It is by overwhelming consensus that powered attic ventilators are discouraged here. But I am still waiting for more than opinions on theory. I want to see test results or hear from someone who actually turned one on in a well ventilated attic and watched their indoor temp rise (w or w/o AC). To my following of this thread that still has not been furnished.

    People like the roofer and others here have seen them lower indoor temps. Where are the people who have actually seen them do the opposite in a well ventilated attic?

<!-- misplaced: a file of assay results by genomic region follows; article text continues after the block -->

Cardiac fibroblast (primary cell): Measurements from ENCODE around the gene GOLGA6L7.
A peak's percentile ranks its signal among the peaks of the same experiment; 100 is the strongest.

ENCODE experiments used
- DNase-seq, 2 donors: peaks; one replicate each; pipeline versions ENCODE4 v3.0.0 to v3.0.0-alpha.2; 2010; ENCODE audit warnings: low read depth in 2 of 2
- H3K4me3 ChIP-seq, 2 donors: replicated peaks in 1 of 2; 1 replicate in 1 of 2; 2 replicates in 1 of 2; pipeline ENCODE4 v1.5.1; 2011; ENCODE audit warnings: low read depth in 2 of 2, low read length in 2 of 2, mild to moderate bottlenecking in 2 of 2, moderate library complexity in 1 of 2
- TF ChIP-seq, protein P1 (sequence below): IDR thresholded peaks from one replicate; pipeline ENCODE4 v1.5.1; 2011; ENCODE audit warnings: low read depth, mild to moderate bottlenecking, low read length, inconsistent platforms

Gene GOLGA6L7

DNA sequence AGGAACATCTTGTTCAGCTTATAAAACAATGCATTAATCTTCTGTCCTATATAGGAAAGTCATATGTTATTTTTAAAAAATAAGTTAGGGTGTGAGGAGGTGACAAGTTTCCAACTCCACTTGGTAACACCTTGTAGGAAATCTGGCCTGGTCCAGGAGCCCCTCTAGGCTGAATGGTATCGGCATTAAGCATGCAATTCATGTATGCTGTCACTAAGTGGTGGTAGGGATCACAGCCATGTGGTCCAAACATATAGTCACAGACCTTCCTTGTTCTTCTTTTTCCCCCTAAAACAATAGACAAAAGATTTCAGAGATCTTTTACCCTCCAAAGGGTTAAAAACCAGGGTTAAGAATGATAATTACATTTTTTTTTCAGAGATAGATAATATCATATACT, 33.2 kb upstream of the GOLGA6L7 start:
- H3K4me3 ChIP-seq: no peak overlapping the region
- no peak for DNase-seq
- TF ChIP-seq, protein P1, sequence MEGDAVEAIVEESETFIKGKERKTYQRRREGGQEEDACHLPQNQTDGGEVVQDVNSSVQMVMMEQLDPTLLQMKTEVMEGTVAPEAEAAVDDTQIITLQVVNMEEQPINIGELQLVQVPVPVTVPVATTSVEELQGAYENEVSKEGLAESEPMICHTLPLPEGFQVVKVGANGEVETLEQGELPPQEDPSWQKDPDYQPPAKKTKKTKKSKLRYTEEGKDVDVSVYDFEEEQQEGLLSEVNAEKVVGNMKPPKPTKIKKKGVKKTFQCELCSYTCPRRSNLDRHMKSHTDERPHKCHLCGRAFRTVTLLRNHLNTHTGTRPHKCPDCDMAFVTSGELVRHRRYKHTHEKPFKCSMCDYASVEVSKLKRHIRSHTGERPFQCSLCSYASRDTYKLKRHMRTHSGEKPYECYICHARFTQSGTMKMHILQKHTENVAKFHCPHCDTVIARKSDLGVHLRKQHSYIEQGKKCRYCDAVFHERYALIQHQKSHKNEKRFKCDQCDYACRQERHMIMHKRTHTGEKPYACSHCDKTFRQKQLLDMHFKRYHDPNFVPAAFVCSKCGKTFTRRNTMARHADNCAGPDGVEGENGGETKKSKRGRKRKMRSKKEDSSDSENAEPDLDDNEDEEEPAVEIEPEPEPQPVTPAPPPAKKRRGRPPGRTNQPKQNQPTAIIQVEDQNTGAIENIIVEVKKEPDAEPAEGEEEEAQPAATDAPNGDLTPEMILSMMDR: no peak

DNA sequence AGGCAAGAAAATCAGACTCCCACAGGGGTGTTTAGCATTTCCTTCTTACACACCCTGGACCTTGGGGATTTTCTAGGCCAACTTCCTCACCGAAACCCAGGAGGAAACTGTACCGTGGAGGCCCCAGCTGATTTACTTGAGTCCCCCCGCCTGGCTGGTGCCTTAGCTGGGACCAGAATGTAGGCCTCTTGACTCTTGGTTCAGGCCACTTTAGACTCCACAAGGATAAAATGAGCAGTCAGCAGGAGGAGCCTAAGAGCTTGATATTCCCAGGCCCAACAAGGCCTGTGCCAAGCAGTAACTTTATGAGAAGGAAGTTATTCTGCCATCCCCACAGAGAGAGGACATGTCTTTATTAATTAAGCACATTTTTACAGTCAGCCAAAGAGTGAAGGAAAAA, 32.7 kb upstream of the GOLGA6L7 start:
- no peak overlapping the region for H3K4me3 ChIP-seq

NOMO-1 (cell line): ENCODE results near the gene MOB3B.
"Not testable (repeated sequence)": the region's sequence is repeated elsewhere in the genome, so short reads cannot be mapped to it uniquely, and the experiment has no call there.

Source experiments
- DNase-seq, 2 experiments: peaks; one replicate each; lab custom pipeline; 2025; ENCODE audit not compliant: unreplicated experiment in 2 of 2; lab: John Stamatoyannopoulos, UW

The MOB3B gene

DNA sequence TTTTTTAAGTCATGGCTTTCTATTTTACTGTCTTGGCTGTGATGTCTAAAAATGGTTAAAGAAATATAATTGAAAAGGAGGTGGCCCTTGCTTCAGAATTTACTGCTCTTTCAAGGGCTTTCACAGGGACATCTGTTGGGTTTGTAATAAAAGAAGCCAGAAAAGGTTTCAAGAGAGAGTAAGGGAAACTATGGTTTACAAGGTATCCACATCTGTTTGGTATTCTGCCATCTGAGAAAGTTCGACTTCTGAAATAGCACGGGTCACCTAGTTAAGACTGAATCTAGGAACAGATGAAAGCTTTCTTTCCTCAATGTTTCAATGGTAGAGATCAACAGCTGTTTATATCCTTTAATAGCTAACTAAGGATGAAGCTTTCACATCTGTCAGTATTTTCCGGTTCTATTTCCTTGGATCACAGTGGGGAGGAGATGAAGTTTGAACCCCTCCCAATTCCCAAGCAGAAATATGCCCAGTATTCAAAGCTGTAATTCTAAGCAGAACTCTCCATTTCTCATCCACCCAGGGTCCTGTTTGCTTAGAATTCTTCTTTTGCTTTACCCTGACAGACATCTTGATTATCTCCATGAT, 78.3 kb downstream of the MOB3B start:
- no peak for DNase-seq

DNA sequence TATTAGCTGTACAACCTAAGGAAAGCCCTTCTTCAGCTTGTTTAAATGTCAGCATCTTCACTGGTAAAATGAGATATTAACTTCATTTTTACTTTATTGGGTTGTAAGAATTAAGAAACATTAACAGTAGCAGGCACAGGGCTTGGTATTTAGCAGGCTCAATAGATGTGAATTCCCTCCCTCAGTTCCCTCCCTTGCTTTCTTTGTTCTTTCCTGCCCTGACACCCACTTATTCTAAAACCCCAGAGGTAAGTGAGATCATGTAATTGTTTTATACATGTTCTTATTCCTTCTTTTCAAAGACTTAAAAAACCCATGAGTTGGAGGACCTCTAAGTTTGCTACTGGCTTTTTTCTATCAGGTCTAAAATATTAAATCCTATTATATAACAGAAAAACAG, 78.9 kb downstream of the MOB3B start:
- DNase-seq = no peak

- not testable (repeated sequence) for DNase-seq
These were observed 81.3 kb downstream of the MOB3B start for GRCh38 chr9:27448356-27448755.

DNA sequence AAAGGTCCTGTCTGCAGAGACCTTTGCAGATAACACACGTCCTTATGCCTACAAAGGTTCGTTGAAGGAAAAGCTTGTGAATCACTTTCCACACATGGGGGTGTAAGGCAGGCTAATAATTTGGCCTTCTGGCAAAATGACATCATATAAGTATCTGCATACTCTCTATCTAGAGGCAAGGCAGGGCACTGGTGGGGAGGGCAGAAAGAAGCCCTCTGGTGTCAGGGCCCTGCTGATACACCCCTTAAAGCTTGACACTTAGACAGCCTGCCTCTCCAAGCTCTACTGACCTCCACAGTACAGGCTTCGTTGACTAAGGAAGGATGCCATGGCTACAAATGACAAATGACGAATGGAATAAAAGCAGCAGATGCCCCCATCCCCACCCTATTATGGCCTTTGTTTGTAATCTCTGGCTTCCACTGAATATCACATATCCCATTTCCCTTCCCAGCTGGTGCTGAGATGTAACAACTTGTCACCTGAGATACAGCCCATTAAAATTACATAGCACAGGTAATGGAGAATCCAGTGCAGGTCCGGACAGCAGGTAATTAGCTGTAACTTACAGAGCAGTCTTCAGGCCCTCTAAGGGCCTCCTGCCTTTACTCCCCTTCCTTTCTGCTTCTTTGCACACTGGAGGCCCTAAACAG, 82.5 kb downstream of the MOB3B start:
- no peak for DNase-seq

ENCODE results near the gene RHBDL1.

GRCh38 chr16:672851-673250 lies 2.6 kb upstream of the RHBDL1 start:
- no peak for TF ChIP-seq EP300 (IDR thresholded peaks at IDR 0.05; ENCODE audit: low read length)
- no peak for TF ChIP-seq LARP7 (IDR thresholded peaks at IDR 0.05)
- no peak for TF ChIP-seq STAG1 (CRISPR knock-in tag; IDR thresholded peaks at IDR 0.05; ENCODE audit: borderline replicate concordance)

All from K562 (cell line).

Brian, you don't need to wait for anyone to do a study on this. You can conduct a study of your own. Purchase a Testo 510 digital manometer. They are not very expensive. Go to a house with a powered attic ventilator. Set up your manometer to measure indoor air pressure in relation to outdoor air pressure, measuring in pascals. Be sure all windows and doors in the house are closed tightly. Get an average reading from the manometer on whether it is negative or positive to outdoors prior to turning on the attic fan. Then have someone turn the fan on. If the house either goes negative or noticeably more negative with the fan on, you then know the fan is drawing some air out of the house. If it does not, you can then know there is either a decent airtight seal between attic and house, or the attic is very well provisioned with ventilation screens, louvers, etc. so the amount of air drawn from the house is negligible.